SQL

Switching from SQLPro Studio to Valentina Studio

I am in no way an SQL guru. My Select statements are cringeworthy to those who know what they're doing. To that end, I went searching for a tool to help diagram a database so I could better understand the data. What I walked away with, and what has become my SQL editor of choice, is Valentina Studio.

Turns out diagramming is one small part of what Valentina Studio can do. It's a full featured SQL IDE loaded with features that can all be used for free.

It connects to MS SQL, Postgres and MySql. It has a wonderful UI presentation that makes it easy to see the results of your query. It features tabs, syntax formatting, easy navigation and a host of information about the query and the database itself.

Previously, I had been using SQLPro Studio, which was a decent IDE I purchased from Bundlehunt. It worked, it got the job done, and I have no regrets. However, taking into account it's actual purchase price of $99, it's incredibly overpriced for what you get. Compared to Valentina Studio, it's feature set is rudimentary and anemic.

From what I can see, all the features and functionality of SQLPro Studio at a cost of $99 per year, are available for FREE in Valentina Studio. What the what?!

I've been using Valentina Studio for a month of so now, and the features are very nice. Yes, some of the more advanced features require the full version, but I'm fine with that. Those are higher level tools and functions I won't be using. I don't need to backup, or maintain a DB. I won't benefit from a lot of the analysis tools. The DIFF and Builder tools are beyond my means. Those are for real database administrators and architects.

But as an IDE, to write the type of queries I need, and to present results in a meaningful manner, this tool is amazing.

The database diagramming is free.
Connecting to MS SQL, Postgres or MySQL, whether local or cloud, is free.
Running a standard query with syntax formatting, is free.
Basic query analysis and tuning information about that query is free.

Valentina Studio has turned out to be an incredible find. I'm not even using a fraction of what it has to offer, but it's a huge benefit. It's now part of the standard set up for my machine at work and at home.

If you are looking for an SQL IDE that connects to multiple data sources, has an easy to understand UI, provides easy DB navigation, syntax formatting, and tabbed results, Valentina Studio is definitely a tool to look into.

Valentina Studio Overview

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Udemy courses in Java and SQL

Over the past two years I have taken a lot of really good training courses at Udemy. It's a great way to get instructor led training on a wide variety of technology topics. From that, there are two courses that rise to the top because they are very well done and provide a wealth of information to the QA engineer.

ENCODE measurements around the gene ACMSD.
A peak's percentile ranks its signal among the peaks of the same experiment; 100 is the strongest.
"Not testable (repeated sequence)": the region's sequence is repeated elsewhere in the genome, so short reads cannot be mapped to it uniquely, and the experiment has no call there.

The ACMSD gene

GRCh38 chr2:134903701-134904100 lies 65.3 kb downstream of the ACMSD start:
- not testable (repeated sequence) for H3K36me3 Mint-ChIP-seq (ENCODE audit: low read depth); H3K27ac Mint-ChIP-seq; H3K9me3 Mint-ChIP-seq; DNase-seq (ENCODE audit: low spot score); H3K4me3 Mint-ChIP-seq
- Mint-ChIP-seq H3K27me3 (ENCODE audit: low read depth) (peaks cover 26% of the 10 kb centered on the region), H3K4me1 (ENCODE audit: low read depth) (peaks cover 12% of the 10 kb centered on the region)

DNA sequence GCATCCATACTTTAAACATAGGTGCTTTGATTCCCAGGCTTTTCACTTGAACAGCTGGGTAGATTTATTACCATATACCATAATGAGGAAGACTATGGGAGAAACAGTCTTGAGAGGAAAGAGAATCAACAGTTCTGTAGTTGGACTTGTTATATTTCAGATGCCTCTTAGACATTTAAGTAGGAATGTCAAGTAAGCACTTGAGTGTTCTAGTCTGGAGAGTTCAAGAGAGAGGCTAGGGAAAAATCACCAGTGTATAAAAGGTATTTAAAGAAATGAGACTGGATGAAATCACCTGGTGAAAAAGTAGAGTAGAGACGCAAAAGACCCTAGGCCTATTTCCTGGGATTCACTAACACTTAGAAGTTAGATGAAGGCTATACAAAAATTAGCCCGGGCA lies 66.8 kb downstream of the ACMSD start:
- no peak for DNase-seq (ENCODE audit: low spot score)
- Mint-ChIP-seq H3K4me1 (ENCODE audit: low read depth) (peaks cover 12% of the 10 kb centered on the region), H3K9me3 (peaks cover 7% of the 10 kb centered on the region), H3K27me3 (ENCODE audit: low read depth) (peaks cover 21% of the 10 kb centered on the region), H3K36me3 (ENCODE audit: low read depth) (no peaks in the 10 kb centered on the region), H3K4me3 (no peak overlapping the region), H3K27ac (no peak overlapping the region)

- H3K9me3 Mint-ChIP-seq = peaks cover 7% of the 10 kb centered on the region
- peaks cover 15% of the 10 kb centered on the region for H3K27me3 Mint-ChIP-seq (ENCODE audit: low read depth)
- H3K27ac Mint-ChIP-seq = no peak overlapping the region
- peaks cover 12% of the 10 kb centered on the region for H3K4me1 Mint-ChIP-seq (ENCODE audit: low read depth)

The first is a programming course. Since Java is the language of automation, I highly recommend:

Java Programming Masterclass for Software Developers by Tim Buchalka

You know you're in for a lot of information when the course is a staggering 80 hours of content. It covers the basics of Java, how to get it installed, picking an IDE, a quick overview of data types, and how to get your first programming running.

Tim then gets into the meatier topics of classes, objects, inheritance, constructors and encapsulation. And for each topic there are plenty of code examples, exercises and demos. There also lots of conversations about programming methodology to hold things together.

While not an automation course, it provides a wealth of information to develop and improve your code. I've learned a huge amount from this course and I don't consider myself to be a developer.

The second course on the list is:

The Complete SQL Bootcamp by Jose Portilla

To me, SQL is an umbrella term for many things. There is the language, the database itself, database theory, architecting, maintenance, and development (stored procedures).

That's not where I need to be. I'm not a SQL engineer, but writing a query is a huge benefit to the QA engineer. We can validate site information and provide dynamic data for Katalon scripts. This course focuses on building those kinds of queries.

It starts off with the basics of SQL, the SELECT statement then moves into COUNT, JOIN, ORDER BY, LIKE, WHERE, BETWEEN and GROUP BY.

For your own practice, it goes over the basics of installing and creating a database, setting up data types, and gives a solid foundation for starting with SQL – the language.

I am by no means an expert, but the topic is no longer a total mystery to me. As noted, I've been able to connect Katalon into our database and retrieve data. While I'm not the fastest at putting a query together, I have a far better understanding of what I'm doing.

As a matter of fact, I plan to retake this course during this slow period of the holidays as a refresher and to dig deeper into topics now that I have a better understanding.

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